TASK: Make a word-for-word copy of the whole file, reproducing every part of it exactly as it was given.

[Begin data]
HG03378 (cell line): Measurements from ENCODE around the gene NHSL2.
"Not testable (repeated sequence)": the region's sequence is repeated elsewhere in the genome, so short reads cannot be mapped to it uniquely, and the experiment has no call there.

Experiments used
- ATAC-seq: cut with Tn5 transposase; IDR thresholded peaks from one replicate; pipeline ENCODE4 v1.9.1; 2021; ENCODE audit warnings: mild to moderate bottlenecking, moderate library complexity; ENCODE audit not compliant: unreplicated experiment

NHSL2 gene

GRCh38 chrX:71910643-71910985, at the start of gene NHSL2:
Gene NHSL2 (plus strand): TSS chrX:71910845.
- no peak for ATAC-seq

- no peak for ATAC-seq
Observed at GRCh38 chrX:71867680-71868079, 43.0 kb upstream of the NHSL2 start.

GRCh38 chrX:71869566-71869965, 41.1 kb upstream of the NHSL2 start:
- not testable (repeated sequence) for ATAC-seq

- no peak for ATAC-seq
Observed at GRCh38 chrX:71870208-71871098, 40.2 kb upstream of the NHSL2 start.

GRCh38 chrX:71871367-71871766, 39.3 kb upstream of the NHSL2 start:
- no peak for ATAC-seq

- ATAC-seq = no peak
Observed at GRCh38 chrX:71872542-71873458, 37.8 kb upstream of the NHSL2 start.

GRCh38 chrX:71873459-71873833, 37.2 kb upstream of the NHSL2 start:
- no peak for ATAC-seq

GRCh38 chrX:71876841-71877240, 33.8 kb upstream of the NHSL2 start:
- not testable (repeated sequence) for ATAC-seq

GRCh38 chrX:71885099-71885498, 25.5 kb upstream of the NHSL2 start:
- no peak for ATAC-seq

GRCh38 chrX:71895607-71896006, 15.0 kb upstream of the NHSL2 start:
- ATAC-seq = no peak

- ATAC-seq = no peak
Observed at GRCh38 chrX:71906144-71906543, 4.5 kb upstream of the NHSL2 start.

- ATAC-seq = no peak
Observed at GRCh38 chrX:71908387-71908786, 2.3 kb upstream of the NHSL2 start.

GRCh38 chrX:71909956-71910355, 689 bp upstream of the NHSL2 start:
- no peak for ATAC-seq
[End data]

HG03378 (cell line): Measurements from ENCODE around the gene NHSL2.
"Not testable (repeated sequence)": the region's sequence is repeated elsewhere in the genome, so short reads cannot be mapped to it uniquely, and the experiment has no call there.

Experiments used
- ATAC-seq: cut with Tn5 transposase; IDR thresholded peaks from one replicate; pipeline ENCODE4 v1.9.1; 2021; ENCODE audit warnings: mild to moderate bottlenecking, moderate library complexity; ENCODE audit not compliant: unreplicated experiment

NHSL2 gene

GRCh38 chrX:71910643-71910985, at the start of gene NHSL2:
Gene NHSL2 (plus strand): TSS chrX:71910845.
- no peak for ATAC-seq

- no peak for ATAC-seq
Observed at GRCh38 chrX:71867680-71868079, 43.0 kb upstream of the NHSL2 start.

GRCh38 chrX:71869566-71869965, 41.1 kb upstream of the NHSL2 start:
- not testable (repeated sequence) for ATAC-seq

- no peak for ATAC-seq
Observed at GRCh38 chrX:71870208-71871098, 40.2 kb upstream of the NHSL2 start.

GRCh38 chrX:71871367-71871766, 39.3 kb upstream of the NHSL2 start:
- no peak for ATAC-seq

- ATAC-seq = no peak
Observed at GRCh38 chrX:71872542-71873458, 37.8 kb upstream of the NHSL2 start.

GRCh38 chrX:71873459-71873833, 37.2 kb upstream of the NHSL2 start:
- no peak for ATAC-seq

GRCh38 chrX:71876841-71877240, 33.8 kb upstream of the NHSL2 start:
- not testable (repeated sequence) for ATAC-seq

GRCh38 chrX:71885099-71885498, 25.5 kb upstream of the NHSL2 start:
- no peak for ATAC-seq

GRCh38 chrX:71895607-71896006, 15.0 kb upstream of the NHSL2 start:
- ATAC-seq = no peak

- ATAC-seq = no peak
Observed at GRCh38 chrX:71906144-71906543, 4.5 kb upstream of the NHSL2 start.

- ATAC-seq = no peak
Observed at GRCh38 chrX:71908387-71908786, 2.3 kb upstream of the NHSL2 start.

GRCh38 chrX:71909956-71910355, 689 bp upstream of the NHSL2 start:
- no peak for ATAC-seq